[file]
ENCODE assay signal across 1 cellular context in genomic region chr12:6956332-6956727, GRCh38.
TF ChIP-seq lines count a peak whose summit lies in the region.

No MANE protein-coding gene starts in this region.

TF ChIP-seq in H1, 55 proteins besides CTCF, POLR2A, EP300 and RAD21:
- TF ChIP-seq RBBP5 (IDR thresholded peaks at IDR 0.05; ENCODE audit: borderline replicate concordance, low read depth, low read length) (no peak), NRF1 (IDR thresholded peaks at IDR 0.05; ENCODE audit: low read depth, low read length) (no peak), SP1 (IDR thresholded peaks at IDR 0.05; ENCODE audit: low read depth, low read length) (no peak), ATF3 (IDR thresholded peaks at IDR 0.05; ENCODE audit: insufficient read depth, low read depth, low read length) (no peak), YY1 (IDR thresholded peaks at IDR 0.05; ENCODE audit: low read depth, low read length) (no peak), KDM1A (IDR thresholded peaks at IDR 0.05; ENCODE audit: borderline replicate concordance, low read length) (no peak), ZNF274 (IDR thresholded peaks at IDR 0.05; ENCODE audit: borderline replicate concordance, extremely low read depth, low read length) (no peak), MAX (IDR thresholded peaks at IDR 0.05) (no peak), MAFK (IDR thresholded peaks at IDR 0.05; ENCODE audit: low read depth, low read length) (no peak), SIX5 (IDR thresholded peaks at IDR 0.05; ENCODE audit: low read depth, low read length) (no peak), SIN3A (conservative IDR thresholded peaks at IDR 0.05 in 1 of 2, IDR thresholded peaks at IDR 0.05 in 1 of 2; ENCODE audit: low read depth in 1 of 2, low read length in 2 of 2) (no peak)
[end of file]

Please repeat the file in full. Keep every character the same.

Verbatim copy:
ENCODE assay signal across 1 cellular context in genomic region chr12:6956332-6956727, GRCh38.
TF ChIP-seq lines count a peak whose summit lies in the region.

No MANE protein-coding gene starts in this region.

TF ChIP-seq in H1, 55 proteins besides CTCF, POLR2A, EP300 and RAD21:
- TF ChIP-seq RBBP5 (IDR thresholded peaks at IDR 0.05; ENCODE audit: borderline replicate concordance, low read depth, low read length) (no peak), NRF1 (IDR thresholded peaks at IDR 0.05; ENCODE audit: low read depth, low read length) (no peak), SP1 (IDR thresholded peaks at IDR 0.05; ENCODE audit: low read depth, low read length) (no peak), ATF3 (IDR thresholded peaks at IDR 0.05; ENCODE audit: insufficient read depth, low read depth, low read length) (no peak), YY1 (IDR thresholded peaks at IDR 0.05; ENCODE audit: low read depth, low read length) (no peak), KDM1A (IDR thresholded peaks at IDR 0.05; ENCODE audit: borderline replicate concordance, low read length) (no peak), ZNF274 (IDR thresholded peaks at IDR 0.05; ENCODE audit: borderline replicate concordance, extremely low read depth, low read length) (no peak), MAX (IDR thresholded peaks at IDR 0.05) (no peak), MAFK (IDR thresholded peaks at IDR 0.05; ENCODE audit: low read depth, low read length) (no peak), SIX5 (IDR thresholded peaks at IDR 0.05; ENCODE audit: low read depth, low read length) (no peak), SIN3A (conservative IDR thresholded peaks at IDR 0.05 in 1 of 2, IDR thresholded peaks at IDR 0.05 in 1 of 2; ENCODE audit: low read depth in 1 of 2, low read length in 2 of 2) (no peak)